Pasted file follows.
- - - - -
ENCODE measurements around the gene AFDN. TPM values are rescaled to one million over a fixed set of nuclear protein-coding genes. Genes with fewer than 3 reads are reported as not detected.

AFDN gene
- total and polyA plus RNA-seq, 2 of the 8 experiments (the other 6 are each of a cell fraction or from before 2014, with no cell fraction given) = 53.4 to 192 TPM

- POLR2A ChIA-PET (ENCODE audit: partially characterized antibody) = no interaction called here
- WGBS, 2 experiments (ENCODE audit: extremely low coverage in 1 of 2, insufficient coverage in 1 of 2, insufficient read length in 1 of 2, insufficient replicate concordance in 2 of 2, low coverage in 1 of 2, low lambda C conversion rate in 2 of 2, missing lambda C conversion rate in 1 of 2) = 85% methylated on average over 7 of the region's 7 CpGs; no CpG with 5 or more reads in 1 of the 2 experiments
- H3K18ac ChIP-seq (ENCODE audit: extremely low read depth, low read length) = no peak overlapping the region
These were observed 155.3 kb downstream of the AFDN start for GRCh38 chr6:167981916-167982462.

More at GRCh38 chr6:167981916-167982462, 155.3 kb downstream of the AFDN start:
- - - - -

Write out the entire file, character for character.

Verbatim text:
ENCODE measurements around the gene AFDN. TPM values are rescaled to one million over a fixed set of nuclear protein-coding genes. Genes with fewer than 3 reads are reported as not detected.

AFDN gene
- total and polyA plus RNA-seq, 2 of the 8 experiments (the other 6 are each of a cell fraction or from before 2014, with no cell fraction given) = 53.4 to 192 TPM

- POLR2A ChIA-PET (ENCODE audit: partially characterized antibody) = no interaction called here
- WGBS, 2 experiments (ENCODE audit: extremely low coverage in 1 of 2, insufficient coverage in 1 of 2, insufficient read length in 1 of 2, insufficient replicate concordance in 2 of 2, low coverage in 1 of 2, low lambda C conversion rate in 2 of 2, missing lambda C conversion rate in 1 of 2) = 85% methylated on average over 7 of the region's 7 CpGs; no CpG with 5 or more reads in 1 of the 2 experiments
- H3K18ac ChIP-seq (ENCODE audit: extremely low read depth, low read length) = no peak overlapping the region
These were observed 155.3 kb downstream of the AFDN start for GRCh38 chr6:167981916-167982462.

More at GRCh38 chr6:167981916-167982462, 155.3 kb downstream of the AFDN start: